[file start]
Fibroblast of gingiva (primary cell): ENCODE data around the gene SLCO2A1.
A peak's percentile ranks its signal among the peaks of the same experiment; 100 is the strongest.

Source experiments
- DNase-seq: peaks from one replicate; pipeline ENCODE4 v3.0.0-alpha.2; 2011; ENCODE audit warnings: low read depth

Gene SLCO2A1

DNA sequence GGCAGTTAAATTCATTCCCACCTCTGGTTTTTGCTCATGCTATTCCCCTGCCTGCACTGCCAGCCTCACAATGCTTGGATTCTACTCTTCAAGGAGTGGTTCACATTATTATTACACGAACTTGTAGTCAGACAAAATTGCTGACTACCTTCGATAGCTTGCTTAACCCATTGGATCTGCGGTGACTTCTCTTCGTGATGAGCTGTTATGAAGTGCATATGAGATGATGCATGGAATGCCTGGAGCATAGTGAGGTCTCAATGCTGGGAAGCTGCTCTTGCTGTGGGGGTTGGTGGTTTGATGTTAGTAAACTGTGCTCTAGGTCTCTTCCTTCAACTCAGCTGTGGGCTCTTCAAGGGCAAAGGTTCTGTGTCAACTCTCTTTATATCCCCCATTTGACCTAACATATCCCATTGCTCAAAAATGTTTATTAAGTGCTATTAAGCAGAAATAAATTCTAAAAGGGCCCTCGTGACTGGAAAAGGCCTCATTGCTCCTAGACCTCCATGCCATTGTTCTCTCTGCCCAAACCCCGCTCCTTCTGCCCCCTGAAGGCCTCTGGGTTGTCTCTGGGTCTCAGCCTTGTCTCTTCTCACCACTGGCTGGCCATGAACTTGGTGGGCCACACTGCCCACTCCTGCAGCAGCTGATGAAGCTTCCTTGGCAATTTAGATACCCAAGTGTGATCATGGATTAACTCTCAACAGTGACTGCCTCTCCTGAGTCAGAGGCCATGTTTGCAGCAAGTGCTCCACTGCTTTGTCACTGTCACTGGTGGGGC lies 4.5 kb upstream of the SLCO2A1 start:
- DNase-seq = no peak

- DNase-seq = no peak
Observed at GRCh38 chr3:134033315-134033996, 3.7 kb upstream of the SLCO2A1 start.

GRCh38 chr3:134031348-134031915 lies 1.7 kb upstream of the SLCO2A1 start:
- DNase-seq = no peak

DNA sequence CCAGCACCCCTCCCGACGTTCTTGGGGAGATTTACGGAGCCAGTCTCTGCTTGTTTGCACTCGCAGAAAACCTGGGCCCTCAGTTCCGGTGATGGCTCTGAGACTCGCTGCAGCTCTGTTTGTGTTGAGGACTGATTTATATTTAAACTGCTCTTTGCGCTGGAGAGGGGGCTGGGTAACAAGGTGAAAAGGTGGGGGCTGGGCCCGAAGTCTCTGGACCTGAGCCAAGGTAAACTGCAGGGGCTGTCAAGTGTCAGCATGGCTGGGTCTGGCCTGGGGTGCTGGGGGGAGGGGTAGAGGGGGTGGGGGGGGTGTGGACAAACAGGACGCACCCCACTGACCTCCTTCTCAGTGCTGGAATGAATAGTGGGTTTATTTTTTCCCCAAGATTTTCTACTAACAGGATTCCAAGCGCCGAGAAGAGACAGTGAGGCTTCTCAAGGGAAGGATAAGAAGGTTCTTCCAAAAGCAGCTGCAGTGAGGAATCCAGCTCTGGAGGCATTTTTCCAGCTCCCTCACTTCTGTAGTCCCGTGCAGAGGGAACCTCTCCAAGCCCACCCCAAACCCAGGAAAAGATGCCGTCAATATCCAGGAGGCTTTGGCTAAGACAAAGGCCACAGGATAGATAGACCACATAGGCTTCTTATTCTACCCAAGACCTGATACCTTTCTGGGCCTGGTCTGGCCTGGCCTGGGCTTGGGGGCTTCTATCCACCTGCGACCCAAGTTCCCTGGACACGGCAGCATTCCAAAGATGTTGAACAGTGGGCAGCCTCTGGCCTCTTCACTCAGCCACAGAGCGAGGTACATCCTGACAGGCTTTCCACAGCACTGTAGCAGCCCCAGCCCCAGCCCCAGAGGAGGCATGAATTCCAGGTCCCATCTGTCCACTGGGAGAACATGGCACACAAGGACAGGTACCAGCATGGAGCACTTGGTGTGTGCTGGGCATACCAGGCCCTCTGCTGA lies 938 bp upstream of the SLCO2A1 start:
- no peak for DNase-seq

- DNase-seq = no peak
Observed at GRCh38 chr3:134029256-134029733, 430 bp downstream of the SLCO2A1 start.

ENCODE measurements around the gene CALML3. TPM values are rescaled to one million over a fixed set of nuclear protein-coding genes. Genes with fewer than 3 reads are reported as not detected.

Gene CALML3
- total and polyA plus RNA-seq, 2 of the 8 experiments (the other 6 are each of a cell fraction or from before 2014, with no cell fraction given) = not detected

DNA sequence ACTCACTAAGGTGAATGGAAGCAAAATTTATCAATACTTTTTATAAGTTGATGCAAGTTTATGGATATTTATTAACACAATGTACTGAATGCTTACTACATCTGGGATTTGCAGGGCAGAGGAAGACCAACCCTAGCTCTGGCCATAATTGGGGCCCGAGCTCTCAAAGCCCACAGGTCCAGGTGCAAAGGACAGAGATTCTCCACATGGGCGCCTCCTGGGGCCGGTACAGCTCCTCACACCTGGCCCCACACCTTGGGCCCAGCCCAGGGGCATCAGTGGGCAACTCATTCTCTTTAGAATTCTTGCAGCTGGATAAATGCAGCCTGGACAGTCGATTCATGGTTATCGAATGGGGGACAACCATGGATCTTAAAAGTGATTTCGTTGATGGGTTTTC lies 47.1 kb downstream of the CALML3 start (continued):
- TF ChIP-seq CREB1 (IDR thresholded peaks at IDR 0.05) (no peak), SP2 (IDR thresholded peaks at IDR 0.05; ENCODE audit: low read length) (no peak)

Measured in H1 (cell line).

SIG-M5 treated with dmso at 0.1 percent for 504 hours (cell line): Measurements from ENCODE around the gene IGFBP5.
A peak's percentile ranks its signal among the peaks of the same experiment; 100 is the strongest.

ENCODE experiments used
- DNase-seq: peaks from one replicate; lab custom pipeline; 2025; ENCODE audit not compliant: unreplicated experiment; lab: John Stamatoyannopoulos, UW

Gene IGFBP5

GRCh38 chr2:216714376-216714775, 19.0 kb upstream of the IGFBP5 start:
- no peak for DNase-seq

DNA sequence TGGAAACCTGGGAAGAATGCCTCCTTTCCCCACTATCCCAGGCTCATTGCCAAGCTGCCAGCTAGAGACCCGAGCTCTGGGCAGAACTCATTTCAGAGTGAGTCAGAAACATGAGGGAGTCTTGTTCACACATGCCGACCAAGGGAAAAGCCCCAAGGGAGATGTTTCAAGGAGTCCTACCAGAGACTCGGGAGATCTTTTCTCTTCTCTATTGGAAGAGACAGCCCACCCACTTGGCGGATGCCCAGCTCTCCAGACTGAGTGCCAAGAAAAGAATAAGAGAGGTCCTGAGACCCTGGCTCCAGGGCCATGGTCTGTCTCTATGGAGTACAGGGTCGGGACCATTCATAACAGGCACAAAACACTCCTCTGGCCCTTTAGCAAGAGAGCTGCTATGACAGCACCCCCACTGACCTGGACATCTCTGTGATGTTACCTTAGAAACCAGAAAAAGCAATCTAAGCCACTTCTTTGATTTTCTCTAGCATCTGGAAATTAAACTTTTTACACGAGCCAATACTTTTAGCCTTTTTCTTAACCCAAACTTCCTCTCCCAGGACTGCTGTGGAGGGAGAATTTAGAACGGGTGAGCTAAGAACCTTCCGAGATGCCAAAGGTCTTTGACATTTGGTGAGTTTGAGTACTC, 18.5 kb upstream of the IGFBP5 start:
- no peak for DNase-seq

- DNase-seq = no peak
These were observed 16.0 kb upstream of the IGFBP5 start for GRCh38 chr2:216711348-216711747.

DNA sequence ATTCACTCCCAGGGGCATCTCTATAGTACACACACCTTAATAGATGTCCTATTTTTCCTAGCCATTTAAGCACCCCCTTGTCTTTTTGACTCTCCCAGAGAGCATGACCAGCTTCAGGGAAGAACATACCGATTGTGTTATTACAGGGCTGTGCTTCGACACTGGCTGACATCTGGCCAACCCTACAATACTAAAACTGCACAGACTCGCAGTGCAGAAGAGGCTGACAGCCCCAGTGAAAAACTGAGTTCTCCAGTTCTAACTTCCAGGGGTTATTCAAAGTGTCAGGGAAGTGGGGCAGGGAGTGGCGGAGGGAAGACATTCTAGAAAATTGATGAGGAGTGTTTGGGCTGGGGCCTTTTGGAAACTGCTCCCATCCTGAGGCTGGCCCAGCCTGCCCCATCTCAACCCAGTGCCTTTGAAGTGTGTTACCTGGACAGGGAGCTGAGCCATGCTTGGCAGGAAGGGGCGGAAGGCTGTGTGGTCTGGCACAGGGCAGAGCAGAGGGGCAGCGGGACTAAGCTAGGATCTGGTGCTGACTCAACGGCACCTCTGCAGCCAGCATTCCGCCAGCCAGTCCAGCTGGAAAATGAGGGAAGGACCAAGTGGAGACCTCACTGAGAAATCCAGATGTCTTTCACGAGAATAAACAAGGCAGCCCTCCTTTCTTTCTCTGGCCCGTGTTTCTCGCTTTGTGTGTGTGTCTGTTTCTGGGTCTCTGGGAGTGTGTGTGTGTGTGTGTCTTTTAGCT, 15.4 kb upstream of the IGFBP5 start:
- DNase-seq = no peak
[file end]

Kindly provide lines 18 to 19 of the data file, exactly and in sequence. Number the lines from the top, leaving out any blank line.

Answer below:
- total and polyA plus RNA-seq, 2 of the 8 experiments (the other 6 are each of a cell fraction or from before 2014, with no cell fraction given) = not detected

DNA sequence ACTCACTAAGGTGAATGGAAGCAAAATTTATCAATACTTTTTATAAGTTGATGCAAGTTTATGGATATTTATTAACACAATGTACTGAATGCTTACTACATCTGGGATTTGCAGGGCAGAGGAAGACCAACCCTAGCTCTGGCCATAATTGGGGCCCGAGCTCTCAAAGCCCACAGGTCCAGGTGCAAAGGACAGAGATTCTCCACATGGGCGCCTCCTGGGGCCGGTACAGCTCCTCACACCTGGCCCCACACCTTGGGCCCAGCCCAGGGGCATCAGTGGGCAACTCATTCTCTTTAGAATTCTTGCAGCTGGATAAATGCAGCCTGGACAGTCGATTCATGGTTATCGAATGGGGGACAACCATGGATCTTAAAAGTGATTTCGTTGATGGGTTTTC lies 47.1 kb downstream of the CALML3 start (continued):